Streaming services such as Netflix have made subtitling into multiple languages so much easier to broadcast. Rather than having to sell multiple subtitled versions of shows to different broadcasters in different countries, you offer a single platform from which viewers can select the language of their choice. This makes it much easier for Netflix to produce multi-lingual TV shows (such as Orange is the New Black) because as the characters move between different languages, there’s no subtitles suddenly clashing with each other on-screen, it can all be kept in one fluid language. Furthermore streaming sites have further facilitated access to subtitled English-language TV for non-English speakers. Conversely, streaming services are increasingly marketing non-English programming to the Anglophone market, with Netflix producing and promoting its own non-English original shows such as Narcos (Spanish) and Marseille (French). Britain’s Channel 4 has jumped on the foreign-language-drama-train and are now promoting a section of their catch-up site called Walter Presents, which is entirely dedicated to foreign language drama ‘box sets’ from a wide range of countries, from Brazil to Poland to Czech Republic.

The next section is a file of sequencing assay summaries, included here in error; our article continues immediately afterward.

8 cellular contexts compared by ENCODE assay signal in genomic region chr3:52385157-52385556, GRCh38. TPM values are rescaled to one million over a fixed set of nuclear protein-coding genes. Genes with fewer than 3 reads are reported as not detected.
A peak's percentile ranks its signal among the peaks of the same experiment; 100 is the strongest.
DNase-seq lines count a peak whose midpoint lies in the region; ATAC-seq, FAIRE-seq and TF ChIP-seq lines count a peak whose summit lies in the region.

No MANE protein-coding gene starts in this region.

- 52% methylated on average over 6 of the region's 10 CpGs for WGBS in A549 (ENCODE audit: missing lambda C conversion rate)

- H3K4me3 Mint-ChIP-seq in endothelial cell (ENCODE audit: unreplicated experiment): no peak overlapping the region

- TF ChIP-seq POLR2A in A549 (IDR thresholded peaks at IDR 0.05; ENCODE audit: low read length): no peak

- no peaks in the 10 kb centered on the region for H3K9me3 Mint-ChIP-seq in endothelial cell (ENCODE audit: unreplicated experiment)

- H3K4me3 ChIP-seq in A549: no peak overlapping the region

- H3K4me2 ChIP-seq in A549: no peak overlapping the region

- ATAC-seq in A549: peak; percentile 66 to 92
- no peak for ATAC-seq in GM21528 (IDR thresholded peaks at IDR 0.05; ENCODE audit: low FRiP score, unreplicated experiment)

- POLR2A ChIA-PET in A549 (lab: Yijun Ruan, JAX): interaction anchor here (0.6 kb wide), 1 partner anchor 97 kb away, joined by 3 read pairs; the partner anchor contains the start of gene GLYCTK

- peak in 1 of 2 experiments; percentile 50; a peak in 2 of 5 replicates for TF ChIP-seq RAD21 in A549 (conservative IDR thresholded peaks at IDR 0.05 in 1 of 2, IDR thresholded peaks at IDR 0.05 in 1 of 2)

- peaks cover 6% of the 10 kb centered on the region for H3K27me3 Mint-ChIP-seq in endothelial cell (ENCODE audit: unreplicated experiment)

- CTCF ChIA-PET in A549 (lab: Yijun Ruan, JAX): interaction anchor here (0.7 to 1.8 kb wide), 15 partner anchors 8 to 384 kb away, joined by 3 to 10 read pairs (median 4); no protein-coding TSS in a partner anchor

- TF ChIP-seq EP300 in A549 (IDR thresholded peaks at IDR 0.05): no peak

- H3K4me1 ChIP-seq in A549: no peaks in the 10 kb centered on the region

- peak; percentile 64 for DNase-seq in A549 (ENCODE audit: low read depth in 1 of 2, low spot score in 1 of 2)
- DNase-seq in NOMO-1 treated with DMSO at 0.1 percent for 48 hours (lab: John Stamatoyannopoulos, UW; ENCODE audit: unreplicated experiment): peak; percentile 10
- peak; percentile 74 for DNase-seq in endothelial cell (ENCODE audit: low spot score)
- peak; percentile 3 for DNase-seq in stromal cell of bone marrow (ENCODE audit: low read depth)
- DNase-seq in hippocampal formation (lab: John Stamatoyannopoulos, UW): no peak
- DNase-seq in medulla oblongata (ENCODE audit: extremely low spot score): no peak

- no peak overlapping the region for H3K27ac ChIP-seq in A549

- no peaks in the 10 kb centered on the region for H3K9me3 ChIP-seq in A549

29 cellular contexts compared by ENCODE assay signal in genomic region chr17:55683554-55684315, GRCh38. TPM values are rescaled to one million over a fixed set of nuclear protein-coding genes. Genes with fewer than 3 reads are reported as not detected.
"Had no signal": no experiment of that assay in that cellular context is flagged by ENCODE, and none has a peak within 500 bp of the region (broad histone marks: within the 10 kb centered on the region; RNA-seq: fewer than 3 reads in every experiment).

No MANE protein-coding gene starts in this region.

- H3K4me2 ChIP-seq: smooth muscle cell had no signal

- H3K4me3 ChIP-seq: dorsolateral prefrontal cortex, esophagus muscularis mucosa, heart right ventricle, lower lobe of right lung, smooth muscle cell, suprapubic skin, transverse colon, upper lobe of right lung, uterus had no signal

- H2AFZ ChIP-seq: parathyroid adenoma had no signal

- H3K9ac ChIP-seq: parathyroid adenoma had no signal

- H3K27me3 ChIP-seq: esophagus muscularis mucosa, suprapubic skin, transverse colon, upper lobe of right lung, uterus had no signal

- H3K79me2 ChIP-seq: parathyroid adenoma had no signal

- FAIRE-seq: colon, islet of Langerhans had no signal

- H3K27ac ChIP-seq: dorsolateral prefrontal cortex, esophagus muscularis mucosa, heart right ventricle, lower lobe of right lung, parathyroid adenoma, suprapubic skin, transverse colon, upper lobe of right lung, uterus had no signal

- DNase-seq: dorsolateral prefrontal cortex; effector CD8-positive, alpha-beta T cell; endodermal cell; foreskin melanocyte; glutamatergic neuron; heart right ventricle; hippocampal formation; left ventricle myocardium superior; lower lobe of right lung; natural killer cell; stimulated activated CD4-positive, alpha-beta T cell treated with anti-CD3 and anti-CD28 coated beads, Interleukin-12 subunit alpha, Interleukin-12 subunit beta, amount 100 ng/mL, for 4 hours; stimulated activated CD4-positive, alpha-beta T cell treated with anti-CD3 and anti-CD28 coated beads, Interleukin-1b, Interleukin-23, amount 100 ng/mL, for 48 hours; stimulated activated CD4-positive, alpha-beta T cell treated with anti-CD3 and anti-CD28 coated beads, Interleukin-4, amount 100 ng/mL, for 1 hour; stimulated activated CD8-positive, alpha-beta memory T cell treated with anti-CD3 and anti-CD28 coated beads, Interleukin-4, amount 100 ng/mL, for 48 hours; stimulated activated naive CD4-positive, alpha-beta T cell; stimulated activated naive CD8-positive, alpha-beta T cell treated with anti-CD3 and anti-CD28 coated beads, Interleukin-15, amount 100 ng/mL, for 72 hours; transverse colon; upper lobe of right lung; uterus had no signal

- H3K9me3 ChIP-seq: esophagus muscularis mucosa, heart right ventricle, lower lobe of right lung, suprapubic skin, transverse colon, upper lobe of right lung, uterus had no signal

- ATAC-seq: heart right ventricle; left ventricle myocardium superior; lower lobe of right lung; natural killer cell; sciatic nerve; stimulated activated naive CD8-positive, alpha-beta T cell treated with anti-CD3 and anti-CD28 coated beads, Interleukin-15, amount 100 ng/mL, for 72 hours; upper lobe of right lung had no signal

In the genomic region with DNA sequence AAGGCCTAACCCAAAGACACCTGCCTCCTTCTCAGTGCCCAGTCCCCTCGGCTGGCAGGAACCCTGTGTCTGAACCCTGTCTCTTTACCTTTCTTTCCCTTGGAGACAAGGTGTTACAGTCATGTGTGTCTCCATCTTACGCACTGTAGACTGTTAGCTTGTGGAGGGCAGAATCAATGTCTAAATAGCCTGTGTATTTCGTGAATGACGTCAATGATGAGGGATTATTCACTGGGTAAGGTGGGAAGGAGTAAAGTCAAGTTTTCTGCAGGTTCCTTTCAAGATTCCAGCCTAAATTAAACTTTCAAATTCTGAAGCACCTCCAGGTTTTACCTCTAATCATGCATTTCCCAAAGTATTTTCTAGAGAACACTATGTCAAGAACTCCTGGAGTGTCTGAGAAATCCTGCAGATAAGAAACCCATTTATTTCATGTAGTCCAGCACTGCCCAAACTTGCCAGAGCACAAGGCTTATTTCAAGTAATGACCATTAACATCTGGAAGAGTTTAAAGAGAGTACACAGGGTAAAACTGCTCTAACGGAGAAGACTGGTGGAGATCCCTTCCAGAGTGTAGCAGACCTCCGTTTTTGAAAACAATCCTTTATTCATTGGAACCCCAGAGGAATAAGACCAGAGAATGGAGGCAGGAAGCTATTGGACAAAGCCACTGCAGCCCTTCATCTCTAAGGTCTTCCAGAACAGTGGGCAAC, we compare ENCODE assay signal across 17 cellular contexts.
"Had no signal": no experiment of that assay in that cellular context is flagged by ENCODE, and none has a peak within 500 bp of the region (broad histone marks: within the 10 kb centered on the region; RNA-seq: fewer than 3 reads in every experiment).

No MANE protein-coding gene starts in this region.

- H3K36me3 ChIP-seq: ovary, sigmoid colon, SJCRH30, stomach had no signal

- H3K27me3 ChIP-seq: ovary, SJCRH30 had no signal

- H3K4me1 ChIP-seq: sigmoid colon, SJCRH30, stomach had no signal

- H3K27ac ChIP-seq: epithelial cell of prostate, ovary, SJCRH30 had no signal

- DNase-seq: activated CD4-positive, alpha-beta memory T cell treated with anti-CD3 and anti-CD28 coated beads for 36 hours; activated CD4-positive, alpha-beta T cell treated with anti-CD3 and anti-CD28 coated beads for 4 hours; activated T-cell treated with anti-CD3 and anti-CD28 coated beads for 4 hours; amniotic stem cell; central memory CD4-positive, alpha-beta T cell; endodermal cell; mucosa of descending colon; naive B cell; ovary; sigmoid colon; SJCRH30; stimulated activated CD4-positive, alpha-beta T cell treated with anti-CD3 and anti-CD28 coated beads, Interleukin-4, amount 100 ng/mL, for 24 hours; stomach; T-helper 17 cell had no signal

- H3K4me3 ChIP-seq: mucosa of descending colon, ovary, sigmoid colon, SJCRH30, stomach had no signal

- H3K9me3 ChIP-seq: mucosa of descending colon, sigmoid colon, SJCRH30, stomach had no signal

It’s unclear whether there is a direct causal link between the recent flourishing of subtitles and comedians easing up on them as an object of ridicule. Perhaps the material – like aeroplane food, ex wives and whatever ‘the deal’ is – became too worn out for them to keep re-hashing, and so the social cliché went long enough without being reinforced that it gave foreign language TV the break it needed. Or perhaps the reverse is true, that the breakout success of subtitled shows in spite of social stereotype robbed the jokes of their funniness, as the idea that subtitles turn people off became so obviously wrong. Of course, I speak about a relative minority of programmes, the vast majority of programming in the US and UK remains English-speaking, and there are still those who resent the idea of having to read and watch at the same time. Nevertheless the recent success of subtitled content is encouraging, perhaps indicating a viewership that is more open-minded to foreign-language TV – at least when it comes to drama and thrillers. There remains of course the translator’s final frontier … comedy.